With reference to FIGS. 9(a) and 9(b), directing attention to a time just past the midway point between T1 and T2, it can be seen that the playback signal grows large and negative with a corresponding negative derivative. The negative derivative detector 94 therefore switches to a +10 volt output once the predetermined threshold [shown in phantom in FIG. 9(b)] is reached. None of the diodes are influenced, however, since diode 98 is already reverse biased and diode 100 is connected to the +12 volt output of zero crossing detector 36. Then, the derivative signal returns to zero and reverses sign as the time approaches T2. The output of the negative derivative detector 94 then returns to -10 volts.
When the derivative signal of FIG. 9(b) is large and positive, positive derivative detector 96 becomes active and switches its output reverse biases diodes 102 and 104 (already reverse biased by the +12 volt output of zero crossing detector 36). Only leakage currents flow through resistor 111 and the non-inverting input of detector zero crossing 36 is held near ground potential. The zero crossing detector 36 still has a negative input, however, until time T2 is reached.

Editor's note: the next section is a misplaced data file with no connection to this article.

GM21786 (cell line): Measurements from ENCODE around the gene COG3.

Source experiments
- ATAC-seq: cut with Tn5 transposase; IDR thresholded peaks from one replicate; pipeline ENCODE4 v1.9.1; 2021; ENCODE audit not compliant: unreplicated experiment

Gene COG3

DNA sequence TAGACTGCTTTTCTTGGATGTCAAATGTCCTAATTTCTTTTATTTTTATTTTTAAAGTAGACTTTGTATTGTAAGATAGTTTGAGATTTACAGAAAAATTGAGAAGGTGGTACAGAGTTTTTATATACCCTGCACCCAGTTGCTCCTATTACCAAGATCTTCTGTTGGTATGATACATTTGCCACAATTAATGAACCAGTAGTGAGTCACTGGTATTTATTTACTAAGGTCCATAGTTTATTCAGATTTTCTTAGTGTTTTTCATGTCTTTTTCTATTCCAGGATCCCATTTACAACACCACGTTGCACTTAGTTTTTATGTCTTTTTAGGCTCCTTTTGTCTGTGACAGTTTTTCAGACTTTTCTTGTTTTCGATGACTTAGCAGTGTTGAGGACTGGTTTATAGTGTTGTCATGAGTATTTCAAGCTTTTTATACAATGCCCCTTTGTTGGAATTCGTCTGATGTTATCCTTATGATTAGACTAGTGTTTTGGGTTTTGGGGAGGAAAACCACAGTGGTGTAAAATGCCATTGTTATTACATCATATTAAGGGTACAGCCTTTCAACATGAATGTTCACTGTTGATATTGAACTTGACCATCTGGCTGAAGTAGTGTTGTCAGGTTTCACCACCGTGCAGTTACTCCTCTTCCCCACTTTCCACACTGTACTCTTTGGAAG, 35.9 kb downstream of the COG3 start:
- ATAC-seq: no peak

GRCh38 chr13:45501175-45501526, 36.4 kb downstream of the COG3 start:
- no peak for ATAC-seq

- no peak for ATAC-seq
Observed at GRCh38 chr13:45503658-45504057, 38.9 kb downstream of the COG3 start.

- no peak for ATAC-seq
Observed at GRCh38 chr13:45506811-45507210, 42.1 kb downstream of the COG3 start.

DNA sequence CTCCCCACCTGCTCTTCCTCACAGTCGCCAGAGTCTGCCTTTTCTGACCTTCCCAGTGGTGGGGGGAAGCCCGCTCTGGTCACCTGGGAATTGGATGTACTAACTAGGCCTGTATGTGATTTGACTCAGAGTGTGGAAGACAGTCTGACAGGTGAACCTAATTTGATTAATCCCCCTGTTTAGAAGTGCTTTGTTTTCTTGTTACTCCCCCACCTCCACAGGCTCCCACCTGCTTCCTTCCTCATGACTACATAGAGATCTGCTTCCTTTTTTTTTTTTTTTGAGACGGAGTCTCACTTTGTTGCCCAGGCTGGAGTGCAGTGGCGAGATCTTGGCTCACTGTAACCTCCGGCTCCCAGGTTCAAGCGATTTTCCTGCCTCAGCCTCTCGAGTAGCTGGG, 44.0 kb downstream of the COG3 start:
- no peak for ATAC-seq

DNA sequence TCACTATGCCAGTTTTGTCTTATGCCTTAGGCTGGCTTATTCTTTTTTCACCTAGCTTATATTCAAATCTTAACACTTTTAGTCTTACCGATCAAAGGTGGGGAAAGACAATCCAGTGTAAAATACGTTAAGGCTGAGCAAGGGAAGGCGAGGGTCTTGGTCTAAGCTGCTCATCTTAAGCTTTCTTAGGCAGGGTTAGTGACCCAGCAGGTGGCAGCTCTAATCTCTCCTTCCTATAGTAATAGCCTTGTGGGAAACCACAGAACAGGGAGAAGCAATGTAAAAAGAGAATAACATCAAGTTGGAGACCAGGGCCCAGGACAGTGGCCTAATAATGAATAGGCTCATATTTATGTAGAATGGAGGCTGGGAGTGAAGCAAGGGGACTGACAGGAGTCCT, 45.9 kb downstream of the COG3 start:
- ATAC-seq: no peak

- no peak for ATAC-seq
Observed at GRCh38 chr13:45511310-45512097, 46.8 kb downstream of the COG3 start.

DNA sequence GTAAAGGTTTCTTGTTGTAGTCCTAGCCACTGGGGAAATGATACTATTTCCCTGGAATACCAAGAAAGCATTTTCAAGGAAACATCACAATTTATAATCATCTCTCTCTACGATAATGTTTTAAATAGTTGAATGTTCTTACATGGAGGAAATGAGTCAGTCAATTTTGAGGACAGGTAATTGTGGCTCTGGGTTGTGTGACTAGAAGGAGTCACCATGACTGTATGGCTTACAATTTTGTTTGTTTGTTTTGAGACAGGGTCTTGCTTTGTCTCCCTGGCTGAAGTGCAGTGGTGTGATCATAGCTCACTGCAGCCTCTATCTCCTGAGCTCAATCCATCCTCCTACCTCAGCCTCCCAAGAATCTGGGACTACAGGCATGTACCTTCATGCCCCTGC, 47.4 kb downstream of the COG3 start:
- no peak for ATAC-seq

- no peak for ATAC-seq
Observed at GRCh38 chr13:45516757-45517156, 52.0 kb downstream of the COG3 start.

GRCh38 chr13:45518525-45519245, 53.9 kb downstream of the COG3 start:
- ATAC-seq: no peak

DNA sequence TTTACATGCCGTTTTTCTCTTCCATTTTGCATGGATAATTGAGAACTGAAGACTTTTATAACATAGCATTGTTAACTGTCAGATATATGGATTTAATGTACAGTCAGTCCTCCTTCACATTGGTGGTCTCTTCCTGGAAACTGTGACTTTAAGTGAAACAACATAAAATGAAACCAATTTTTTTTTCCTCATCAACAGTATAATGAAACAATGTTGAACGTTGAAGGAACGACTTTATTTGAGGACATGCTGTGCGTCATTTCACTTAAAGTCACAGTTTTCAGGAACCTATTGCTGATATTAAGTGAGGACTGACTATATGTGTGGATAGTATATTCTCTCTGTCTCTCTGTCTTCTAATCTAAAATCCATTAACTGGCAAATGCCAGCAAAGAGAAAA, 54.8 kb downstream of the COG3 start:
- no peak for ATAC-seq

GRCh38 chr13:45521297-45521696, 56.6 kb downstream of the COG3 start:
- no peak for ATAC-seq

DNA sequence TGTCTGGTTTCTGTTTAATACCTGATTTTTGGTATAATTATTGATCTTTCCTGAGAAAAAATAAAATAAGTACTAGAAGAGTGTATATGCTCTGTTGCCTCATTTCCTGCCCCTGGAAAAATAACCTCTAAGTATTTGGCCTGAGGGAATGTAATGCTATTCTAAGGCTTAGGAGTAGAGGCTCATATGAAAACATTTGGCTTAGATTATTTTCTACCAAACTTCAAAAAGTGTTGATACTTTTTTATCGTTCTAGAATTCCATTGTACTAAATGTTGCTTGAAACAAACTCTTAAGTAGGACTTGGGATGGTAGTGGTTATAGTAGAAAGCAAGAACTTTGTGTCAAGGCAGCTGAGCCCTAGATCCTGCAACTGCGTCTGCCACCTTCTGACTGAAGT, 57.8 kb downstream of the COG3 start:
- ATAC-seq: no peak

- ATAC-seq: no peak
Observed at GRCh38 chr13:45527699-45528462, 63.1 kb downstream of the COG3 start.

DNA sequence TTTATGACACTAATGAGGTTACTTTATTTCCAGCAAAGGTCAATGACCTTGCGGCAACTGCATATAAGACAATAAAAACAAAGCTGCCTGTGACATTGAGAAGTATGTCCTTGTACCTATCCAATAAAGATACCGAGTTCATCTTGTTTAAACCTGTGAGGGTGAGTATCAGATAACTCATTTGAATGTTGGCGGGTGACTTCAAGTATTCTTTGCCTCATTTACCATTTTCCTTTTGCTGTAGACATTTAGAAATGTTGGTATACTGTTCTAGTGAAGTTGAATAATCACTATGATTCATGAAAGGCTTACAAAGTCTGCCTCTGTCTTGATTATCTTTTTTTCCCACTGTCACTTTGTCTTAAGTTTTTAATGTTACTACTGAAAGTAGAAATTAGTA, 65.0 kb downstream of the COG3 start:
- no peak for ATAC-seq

At time T2, the playback signal shown in FIG. 9(a) goes through a desired zero crossing and becomes positive. Since the non-inverting input of detector 36 is now near ground potential, the zero crossing detector switches its output from +12 to -12 volts when the input 92 crosses through zero. Since junction 110 is at approximately -10 volts, diode 104 becomes forward biased and diode 102 is maintained reverse biased. Similarly, since the output of the negative derivative detector 94 is at -10 volts, diode 100 becomes reverse biased and the voltage at junction 106 falls to a negative value which forward biases diode 98 and drops the voltage at the non-inverting input of detector 36 from ground potential to approximately -9 volts. This voltage is more negative than the peak amplitude of input signal, and therefore prevents zero crossing detector 36 from switching out of its negative output state until time T3, the next desired zero crossing. The sequence of events at T3 is complementary to that described above at T2, and will therefore not be described in detail. The time of the transition of zero crossing detector 36 depends upon its sensitivity and the magnitude of the leakage current which biases the non-inverting input of detector 36.